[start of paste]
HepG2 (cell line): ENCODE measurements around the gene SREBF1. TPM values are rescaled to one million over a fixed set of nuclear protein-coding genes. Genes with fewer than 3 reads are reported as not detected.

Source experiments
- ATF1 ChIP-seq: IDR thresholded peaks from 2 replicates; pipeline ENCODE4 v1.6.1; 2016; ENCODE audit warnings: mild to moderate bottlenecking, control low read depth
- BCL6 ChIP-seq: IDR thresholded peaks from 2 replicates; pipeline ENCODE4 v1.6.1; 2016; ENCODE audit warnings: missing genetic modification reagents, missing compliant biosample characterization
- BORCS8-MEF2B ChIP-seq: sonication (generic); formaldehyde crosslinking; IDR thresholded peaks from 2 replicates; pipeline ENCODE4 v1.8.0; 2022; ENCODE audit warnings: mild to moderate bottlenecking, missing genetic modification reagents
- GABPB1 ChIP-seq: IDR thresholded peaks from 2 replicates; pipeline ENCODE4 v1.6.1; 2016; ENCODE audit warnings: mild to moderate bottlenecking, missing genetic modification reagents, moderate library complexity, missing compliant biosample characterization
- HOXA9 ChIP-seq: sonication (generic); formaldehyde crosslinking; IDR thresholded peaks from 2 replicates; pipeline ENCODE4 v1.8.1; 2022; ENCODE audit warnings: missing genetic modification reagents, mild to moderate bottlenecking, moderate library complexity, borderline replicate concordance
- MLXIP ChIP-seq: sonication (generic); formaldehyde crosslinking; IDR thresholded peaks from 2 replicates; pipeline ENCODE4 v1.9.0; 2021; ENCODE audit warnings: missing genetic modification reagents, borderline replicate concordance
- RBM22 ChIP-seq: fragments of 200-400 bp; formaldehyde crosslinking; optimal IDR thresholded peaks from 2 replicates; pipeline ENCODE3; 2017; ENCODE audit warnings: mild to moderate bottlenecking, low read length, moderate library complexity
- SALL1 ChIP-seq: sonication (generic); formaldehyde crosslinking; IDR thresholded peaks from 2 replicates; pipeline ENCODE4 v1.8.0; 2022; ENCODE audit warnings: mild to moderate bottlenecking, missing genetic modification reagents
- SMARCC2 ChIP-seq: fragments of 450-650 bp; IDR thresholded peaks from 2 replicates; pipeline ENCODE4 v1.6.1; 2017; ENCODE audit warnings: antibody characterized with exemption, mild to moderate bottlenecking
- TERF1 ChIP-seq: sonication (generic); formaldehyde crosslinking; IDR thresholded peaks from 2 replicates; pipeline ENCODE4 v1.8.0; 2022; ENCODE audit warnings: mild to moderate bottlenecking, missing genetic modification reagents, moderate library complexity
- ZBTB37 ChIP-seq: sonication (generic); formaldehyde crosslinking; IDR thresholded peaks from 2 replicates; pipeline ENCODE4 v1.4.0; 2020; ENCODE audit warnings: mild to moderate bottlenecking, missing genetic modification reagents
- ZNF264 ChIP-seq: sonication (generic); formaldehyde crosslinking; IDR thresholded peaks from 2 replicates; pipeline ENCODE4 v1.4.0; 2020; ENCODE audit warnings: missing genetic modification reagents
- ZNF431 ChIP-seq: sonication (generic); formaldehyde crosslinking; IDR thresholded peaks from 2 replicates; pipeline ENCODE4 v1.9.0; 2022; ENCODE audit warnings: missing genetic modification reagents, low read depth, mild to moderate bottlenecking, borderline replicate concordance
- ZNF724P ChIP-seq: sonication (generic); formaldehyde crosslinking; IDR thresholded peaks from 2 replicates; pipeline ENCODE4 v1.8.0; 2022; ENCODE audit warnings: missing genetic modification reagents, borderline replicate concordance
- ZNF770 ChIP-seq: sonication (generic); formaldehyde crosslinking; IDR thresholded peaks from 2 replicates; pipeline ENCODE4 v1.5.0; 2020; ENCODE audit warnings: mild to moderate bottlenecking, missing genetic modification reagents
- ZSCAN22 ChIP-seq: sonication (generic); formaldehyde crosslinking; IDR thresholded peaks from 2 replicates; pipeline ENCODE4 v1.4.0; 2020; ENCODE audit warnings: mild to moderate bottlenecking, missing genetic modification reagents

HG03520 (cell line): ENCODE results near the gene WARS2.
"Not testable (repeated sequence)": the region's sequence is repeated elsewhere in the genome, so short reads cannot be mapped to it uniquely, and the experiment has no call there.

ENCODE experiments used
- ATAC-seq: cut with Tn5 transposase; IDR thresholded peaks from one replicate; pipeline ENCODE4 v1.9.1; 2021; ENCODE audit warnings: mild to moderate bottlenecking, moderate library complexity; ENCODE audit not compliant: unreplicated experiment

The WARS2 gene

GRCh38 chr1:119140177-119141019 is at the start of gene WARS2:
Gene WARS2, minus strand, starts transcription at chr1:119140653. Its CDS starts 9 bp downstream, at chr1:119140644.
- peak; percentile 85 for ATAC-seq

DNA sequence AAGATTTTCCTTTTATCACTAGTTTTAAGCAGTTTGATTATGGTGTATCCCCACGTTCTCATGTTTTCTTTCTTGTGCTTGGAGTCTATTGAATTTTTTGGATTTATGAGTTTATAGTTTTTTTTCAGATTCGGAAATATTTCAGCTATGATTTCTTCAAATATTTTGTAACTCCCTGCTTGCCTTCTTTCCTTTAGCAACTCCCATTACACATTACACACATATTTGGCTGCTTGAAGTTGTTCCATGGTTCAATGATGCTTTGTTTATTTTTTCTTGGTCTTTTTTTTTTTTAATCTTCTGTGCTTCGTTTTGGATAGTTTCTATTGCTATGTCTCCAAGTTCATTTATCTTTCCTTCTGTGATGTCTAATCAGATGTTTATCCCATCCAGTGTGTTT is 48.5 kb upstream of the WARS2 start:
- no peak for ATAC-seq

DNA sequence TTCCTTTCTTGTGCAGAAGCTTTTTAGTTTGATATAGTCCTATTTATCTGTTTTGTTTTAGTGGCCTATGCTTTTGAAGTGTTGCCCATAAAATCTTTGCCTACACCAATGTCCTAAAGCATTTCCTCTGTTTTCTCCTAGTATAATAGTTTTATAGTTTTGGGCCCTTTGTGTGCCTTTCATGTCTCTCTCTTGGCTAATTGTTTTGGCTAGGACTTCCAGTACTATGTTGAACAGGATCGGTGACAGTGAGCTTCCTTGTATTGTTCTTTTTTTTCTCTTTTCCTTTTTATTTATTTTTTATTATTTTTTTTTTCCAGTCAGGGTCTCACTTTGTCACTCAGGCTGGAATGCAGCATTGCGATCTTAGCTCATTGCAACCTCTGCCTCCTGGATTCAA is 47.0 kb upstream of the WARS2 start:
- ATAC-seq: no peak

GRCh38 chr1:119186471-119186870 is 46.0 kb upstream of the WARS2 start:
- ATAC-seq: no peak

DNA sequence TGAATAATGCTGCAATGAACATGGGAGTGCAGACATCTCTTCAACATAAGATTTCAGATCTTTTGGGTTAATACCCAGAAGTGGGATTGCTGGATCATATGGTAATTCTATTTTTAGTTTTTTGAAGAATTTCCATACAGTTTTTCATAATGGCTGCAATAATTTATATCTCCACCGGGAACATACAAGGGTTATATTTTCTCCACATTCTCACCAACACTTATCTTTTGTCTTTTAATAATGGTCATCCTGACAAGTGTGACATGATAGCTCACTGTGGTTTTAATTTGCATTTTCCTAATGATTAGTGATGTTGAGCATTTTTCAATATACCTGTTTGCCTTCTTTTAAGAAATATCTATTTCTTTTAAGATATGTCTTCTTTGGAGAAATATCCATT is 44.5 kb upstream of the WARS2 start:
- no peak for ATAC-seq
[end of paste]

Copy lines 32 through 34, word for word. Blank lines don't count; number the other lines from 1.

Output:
- ATAC-seq: no peak

DNA sequence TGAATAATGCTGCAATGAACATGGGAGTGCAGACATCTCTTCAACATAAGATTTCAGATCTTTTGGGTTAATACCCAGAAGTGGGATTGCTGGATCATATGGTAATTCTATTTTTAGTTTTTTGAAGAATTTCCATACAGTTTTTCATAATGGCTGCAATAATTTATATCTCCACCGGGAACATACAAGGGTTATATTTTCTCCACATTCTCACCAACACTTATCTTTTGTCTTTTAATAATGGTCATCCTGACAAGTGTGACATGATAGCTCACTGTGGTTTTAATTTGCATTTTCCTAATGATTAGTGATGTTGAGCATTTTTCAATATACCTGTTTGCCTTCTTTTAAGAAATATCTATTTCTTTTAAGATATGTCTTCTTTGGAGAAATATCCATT is 44.5 kb upstream of the WARS2 start:
- no peak for ATAC-seq